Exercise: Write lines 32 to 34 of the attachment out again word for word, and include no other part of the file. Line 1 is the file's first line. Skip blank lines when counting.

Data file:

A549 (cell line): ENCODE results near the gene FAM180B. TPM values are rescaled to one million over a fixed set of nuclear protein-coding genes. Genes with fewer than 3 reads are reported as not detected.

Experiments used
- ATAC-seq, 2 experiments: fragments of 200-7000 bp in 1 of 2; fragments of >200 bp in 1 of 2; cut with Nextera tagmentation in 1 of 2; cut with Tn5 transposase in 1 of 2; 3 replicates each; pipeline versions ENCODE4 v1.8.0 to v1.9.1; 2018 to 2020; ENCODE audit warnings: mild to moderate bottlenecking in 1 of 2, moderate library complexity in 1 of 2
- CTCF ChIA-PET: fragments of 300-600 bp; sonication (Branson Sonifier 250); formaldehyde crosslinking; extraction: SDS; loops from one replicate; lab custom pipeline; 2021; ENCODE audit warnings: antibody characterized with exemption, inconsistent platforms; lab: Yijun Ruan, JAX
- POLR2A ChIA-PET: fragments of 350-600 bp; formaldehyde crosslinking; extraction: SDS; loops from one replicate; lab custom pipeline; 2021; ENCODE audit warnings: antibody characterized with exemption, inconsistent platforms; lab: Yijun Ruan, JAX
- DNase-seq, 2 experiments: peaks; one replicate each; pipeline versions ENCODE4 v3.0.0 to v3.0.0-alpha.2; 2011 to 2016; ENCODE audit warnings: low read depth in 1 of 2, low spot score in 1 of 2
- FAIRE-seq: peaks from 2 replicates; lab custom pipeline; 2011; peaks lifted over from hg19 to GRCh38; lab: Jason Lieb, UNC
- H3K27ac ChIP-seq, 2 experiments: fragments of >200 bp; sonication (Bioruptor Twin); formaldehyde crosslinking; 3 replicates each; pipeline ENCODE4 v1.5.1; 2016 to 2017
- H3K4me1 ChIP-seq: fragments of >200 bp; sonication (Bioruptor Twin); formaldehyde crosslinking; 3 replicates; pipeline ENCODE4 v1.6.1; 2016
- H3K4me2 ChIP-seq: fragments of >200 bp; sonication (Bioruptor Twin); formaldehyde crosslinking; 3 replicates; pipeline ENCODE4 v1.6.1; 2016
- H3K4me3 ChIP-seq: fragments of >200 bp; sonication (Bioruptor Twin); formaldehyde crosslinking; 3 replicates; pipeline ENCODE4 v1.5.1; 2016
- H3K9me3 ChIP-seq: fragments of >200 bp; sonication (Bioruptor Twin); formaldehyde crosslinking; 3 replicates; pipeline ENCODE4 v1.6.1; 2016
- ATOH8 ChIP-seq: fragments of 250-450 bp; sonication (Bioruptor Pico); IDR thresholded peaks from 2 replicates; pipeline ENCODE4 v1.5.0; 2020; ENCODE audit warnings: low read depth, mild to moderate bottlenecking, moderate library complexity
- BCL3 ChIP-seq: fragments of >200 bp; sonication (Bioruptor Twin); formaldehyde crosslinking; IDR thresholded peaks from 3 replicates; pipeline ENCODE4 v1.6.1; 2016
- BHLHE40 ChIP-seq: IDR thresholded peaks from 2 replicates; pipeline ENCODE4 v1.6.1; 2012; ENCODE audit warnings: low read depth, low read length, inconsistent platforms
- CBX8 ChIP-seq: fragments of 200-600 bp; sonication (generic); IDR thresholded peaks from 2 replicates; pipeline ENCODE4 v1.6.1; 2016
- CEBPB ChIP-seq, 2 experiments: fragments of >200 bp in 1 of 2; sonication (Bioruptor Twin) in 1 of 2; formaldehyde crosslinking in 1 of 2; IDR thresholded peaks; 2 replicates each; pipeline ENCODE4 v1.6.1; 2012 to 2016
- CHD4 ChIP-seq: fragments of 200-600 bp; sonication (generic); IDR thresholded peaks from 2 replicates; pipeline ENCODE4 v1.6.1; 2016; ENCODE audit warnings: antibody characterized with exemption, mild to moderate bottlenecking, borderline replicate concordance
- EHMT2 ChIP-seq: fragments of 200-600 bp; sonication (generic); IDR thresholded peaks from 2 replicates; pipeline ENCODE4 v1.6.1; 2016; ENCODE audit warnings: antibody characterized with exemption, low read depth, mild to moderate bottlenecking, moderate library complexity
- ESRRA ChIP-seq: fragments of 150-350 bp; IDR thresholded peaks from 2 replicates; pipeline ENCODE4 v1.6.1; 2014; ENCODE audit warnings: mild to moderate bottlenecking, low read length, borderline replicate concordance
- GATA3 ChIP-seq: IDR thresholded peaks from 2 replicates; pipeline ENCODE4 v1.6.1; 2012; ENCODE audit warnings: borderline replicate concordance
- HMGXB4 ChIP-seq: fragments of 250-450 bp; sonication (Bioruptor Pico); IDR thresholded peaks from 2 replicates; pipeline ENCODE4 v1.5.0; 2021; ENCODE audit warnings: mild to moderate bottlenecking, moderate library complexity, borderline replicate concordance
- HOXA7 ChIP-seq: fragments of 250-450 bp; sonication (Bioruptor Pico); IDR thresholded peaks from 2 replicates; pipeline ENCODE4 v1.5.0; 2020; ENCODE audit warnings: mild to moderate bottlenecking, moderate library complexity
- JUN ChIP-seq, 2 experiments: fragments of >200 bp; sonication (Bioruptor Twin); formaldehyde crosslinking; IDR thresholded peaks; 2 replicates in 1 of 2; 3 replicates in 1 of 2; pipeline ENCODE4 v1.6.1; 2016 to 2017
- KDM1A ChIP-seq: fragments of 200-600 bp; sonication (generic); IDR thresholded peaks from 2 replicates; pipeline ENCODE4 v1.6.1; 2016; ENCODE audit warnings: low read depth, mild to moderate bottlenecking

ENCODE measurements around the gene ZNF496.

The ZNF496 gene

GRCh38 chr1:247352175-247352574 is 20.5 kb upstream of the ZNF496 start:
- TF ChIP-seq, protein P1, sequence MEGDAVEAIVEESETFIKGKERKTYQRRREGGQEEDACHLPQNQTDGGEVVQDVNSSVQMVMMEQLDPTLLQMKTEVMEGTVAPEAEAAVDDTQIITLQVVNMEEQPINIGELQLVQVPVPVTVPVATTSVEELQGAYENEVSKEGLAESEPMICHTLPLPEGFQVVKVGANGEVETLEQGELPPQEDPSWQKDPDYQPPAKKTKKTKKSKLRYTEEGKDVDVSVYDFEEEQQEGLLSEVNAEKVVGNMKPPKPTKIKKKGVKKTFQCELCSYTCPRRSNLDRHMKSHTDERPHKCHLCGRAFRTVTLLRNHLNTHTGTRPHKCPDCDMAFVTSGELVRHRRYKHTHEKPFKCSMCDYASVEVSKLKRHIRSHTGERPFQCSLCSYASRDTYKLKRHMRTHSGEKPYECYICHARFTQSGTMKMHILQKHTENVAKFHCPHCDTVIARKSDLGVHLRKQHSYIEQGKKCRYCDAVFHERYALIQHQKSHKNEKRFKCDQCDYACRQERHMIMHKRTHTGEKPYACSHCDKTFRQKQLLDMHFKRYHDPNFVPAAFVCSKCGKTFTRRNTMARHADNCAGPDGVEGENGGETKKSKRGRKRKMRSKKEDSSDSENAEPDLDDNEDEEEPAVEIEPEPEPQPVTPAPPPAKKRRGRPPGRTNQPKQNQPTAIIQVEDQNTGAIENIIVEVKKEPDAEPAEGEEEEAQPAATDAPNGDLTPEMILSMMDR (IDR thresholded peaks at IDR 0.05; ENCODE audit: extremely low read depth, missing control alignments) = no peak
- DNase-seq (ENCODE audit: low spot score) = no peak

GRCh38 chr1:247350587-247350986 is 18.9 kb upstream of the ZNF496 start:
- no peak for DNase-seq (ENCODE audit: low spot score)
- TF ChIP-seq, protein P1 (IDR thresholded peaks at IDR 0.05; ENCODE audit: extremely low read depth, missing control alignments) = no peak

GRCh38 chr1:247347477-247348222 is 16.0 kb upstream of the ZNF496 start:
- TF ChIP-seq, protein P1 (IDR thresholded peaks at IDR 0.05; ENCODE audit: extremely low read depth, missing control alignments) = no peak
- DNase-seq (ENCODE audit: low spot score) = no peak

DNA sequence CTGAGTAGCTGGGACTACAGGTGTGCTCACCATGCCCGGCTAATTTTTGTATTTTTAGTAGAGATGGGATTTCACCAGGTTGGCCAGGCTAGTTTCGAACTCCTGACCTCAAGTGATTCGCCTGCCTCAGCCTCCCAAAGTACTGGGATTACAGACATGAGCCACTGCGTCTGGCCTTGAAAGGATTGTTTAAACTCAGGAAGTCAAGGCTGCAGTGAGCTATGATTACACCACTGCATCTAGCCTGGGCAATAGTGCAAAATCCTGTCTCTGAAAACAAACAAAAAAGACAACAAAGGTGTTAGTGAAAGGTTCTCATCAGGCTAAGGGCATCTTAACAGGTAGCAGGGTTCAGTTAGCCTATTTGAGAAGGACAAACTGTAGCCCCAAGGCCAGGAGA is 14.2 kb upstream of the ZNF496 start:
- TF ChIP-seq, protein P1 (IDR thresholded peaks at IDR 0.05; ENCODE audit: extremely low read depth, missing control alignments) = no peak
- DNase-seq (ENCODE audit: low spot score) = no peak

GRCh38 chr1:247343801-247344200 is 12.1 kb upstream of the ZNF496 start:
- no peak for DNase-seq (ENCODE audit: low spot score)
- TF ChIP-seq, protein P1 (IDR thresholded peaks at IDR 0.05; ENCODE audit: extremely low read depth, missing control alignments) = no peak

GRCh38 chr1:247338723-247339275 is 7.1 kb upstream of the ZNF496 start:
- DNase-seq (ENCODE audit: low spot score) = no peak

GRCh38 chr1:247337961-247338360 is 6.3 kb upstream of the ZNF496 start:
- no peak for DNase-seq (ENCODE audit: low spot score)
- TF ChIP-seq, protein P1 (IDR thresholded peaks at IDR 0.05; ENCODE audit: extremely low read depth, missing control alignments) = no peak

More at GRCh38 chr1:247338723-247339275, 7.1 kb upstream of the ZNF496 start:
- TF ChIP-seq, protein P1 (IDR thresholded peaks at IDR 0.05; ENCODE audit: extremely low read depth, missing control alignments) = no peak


- no peak for DNase-seq (ENCODE audit: low spot score)
- TF ChIP-seq, protein P1 (IDR thresholded peaks at IDR 0.05; ENCODE audit: extremely low read depth, missing control alignments) = no peak

GRCh38 chr1:247347477-247348222 is 16.0 kb upstream of the ZNF496 start: